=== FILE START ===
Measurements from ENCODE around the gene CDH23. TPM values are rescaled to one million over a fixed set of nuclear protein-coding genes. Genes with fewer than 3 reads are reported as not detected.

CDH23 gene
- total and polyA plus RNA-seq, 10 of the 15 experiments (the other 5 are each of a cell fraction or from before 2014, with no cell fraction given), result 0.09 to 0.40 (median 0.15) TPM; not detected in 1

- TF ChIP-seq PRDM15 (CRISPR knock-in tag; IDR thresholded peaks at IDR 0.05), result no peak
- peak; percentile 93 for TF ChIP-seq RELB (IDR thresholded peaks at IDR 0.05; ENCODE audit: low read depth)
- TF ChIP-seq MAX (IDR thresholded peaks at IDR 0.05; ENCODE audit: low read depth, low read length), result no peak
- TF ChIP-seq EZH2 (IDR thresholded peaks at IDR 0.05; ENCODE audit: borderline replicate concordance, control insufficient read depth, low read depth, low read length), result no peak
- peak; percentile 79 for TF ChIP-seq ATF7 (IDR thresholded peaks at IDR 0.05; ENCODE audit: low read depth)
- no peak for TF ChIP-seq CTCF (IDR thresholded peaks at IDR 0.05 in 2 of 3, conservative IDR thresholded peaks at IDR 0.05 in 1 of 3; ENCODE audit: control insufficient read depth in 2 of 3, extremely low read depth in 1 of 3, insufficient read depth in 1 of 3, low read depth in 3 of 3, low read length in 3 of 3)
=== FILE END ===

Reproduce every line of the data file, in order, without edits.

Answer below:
Measurements from ENCODE around the gene CDH23. TPM values are rescaled to one million over a fixed set of nuclear protein-coding genes. Genes with fewer than 3 reads are reported as not detected.

CDH23 gene
- total and polyA plus RNA-seq, 10 of the 15 experiments (the other 5 are each of a cell fraction or from before 2014, with no cell fraction given), result 0.09 to 0.40 (median 0.15) TPM; not detected in 1

- TF ChIP-seq PRDM15 (CRISPR knock-in tag; IDR thresholded peaks at IDR 0.05), result no peak
- peak; percentile 93 for TF ChIP-seq RELB (IDR thresholded peaks at IDR 0.05; ENCODE audit: low read depth)
- TF ChIP-seq MAX (IDR thresholded peaks at IDR 0.05; ENCODE audit: low read depth, low read length), result no peak
- TF ChIP-seq EZH2 (IDR thresholded peaks at IDR 0.05; ENCODE audit: borderline replicate concordance, control insufficient read depth, low read depth, low read length), result no peak
- peak; percentile 79 for TF ChIP-seq ATF7 (IDR thresholded peaks at IDR 0.05; ENCODE audit: low read depth)
- no peak for TF ChIP-seq CTCF (IDR thresholded peaks at IDR 0.05 in 2 of 3, conservative IDR thresholded peaks at IDR 0.05 in 1 of 3; ENCODE audit: control insufficient read depth in 2 of 3, extremely low read depth in 1 of 3, insufficient read depth in 1 of 3, low read depth in 3 of 3, low read length in 3 of 3)